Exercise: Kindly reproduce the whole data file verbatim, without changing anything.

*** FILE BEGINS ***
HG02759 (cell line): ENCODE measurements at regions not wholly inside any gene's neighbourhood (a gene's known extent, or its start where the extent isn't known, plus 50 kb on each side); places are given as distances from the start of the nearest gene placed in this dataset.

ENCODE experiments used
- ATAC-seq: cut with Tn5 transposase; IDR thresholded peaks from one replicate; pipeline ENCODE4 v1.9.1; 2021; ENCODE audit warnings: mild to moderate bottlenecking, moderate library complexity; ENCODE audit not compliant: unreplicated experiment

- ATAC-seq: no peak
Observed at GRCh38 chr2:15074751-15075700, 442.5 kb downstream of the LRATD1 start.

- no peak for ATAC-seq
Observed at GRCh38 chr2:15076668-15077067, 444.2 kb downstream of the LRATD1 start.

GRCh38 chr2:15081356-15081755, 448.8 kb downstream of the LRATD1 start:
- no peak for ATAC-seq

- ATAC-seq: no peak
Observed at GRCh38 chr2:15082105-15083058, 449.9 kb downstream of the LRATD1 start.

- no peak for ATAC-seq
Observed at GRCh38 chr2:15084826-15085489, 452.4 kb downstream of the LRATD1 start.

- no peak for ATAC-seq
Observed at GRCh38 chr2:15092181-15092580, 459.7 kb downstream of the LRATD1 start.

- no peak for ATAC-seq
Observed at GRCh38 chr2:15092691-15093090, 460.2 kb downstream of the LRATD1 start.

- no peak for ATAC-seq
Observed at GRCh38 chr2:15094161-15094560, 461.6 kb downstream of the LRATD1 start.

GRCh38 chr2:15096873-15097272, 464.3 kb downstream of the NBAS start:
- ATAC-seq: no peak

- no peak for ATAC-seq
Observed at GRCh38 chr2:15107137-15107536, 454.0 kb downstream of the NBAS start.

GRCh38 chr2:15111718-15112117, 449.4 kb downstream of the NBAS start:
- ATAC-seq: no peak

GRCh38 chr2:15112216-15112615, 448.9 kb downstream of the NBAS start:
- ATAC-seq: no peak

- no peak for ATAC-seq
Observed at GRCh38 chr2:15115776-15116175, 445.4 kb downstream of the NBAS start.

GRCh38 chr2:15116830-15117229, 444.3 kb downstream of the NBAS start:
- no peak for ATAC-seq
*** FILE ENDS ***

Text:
HG02759 (cell line): ENCODE measurements at regions not wholly inside any gene's neighbourhood (a gene's known extent, or its start where the extent isn't known, plus 50 kb on each side); places are given as distances from the start of the nearest gene placed in this dataset.

ENCODE experiments used
- ATAC-seq: cut with Tn5 transposase; IDR thresholded peaks from one replicate; pipeline ENCODE4 v1.9.1; 2021; ENCODE audit warnings: mild to moderate bottlenecking, moderate library complexity; ENCODE audit not compliant: unreplicated experiment

- ATAC-seq: no peak
Observed at GRCh38 chr2:15074751-15075700, 442.5 kb downstream of the LRATD1 start.

- no peak for ATAC-seq
Observed at GRCh38 chr2:15076668-15077067, 444.2 kb downstream of the LRATD1 start.

GRCh38 chr2:15081356-15081755, 448.8 kb downstream of the LRATD1 start:
- no peak for ATAC-seq

- ATAC-seq: no peak
Observed at GRCh38 chr2:15082105-15083058, 449.9 kb downstream of the LRATD1 start.

- no peak for ATAC-seq
Observed at GRCh38 chr2:15084826-15085489, 452.4 kb downstream of the LRATD1 start.

- no peak for ATAC-seq
Observed at GRCh38 chr2:15092181-15092580, 459.7 kb downstream of the LRATD1 start.

- no peak for ATAC-seq
Observed at GRCh38 chr2:15092691-15093090, 460.2 kb downstream of the LRATD1 start.

- no peak for ATAC-seq
Observed at GRCh38 chr2:15094161-15094560, 461.6 kb downstream of the LRATD1 start.

GRCh38 chr2:15096873-15097272, 464.3 kb downstream of the NBAS start:
- ATAC-seq: no peak

- no peak for ATAC-seq
Observed at GRCh38 chr2:15107137-15107536, 454.0 kb downstream of the NBAS start.

GRCh38 chr2:15111718-15112117, 449.4 kb downstream of the NBAS start:
- ATAC-seq: no peak

GRCh38 chr2:15112216-15112615, 448.9 kb downstream of the NBAS start:
- ATAC-seq: no peak

- no peak for ATAC-seq
Observed at GRCh38 chr2:15115776-15116175, 445.4 kb downstream of the NBAS start.

GRCh38 chr2:15116830-15117229, 444.3 kb downstream of the NBAS start:
- no peak for ATAC-seq